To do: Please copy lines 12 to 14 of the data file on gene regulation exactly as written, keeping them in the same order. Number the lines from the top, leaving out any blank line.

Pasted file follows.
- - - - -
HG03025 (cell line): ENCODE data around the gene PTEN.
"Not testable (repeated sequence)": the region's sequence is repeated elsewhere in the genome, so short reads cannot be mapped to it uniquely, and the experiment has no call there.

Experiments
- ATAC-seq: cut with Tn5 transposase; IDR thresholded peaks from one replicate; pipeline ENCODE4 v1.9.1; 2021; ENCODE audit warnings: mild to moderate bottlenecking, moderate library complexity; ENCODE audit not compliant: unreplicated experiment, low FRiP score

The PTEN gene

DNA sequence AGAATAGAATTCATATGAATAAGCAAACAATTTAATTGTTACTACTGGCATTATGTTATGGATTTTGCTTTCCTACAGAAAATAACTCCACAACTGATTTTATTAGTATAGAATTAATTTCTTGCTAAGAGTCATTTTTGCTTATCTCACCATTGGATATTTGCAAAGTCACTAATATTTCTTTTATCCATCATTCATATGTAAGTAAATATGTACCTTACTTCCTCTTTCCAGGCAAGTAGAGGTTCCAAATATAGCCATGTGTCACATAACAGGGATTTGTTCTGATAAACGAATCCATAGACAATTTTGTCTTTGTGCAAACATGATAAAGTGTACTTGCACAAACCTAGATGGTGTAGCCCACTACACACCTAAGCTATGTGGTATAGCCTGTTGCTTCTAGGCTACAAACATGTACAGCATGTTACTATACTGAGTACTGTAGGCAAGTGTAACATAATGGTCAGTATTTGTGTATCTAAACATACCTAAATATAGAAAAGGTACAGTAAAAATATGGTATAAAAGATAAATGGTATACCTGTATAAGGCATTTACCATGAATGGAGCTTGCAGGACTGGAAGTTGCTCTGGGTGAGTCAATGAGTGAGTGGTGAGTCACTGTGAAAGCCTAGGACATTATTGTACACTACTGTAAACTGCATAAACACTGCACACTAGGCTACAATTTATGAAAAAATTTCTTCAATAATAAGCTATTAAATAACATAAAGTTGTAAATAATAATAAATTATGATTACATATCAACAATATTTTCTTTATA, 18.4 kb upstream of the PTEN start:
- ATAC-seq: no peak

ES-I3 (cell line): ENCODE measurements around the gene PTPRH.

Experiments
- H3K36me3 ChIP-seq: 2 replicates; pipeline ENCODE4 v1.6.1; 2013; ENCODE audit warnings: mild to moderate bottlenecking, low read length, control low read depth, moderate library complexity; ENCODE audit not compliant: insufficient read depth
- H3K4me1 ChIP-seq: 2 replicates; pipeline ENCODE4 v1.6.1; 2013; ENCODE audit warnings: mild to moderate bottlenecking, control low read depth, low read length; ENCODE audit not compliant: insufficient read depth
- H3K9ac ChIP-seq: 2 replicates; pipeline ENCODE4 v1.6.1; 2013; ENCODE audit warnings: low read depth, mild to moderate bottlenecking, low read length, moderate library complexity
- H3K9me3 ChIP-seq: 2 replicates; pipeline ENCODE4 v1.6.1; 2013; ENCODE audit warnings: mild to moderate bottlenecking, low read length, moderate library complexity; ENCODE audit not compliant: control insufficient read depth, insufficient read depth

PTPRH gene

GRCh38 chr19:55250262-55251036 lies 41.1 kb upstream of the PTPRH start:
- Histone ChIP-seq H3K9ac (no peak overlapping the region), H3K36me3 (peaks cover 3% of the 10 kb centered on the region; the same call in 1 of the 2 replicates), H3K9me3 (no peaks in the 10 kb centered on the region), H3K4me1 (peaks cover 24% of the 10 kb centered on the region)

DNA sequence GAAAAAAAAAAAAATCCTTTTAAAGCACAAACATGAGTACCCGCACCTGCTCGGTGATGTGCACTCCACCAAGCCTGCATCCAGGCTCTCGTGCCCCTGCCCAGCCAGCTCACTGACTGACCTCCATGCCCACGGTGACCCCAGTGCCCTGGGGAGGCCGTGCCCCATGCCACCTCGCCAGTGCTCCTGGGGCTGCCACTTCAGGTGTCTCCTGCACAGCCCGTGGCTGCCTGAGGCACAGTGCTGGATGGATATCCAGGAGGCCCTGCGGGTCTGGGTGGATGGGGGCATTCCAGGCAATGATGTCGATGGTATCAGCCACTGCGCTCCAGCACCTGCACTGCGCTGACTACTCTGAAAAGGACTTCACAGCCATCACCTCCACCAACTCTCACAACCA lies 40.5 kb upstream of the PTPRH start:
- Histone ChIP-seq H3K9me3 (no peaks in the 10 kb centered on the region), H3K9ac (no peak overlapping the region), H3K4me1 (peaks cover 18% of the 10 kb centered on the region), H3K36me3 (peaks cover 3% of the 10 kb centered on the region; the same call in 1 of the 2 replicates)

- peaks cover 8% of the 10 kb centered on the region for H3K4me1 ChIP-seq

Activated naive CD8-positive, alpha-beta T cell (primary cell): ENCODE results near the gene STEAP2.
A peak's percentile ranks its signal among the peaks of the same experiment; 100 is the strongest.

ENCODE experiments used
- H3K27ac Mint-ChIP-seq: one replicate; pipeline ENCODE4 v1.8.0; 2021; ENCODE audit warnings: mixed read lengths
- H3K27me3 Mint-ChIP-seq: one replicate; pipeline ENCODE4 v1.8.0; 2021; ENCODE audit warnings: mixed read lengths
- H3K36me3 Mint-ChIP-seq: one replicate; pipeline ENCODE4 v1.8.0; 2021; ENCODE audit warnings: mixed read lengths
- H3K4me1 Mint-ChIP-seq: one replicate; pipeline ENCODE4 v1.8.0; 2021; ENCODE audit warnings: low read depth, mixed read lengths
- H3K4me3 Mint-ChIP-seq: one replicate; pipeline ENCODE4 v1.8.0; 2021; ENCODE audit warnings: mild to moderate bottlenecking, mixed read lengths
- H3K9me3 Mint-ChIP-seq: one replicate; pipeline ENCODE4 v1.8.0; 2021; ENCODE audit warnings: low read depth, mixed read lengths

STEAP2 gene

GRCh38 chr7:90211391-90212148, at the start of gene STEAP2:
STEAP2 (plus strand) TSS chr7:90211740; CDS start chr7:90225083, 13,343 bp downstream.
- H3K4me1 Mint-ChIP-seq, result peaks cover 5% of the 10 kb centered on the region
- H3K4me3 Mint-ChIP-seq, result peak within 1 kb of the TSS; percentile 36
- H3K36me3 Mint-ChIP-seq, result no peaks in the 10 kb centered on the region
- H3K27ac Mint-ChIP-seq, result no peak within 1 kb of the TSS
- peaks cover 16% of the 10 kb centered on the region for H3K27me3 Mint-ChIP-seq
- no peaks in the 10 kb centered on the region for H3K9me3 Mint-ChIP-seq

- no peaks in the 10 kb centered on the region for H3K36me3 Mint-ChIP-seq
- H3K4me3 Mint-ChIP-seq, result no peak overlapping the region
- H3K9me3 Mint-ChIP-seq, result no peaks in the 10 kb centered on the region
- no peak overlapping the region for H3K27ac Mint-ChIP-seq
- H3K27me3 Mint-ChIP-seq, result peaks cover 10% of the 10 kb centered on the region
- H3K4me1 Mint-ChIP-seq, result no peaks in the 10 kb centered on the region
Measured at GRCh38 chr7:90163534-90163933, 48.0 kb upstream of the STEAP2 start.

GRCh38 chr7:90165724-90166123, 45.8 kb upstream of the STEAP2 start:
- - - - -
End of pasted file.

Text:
- H3K9ac ChIP-seq: 2 replicates; pipeline ENCODE4 v1.6.1; 2013; ENCODE audit warnings: low read depth, mild to moderate bottlenecking, low read length, moderate library complexity
- H3K9me3 ChIP-seq: 2 replicates; pipeline ENCODE4 v1.6.1; 2013; ENCODE audit warnings: mild to moderate bottlenecking, low read length, moderate library complexity; ENCODE audit not compliant: control insufficient read depth, insufficient read depth

PTPRH gene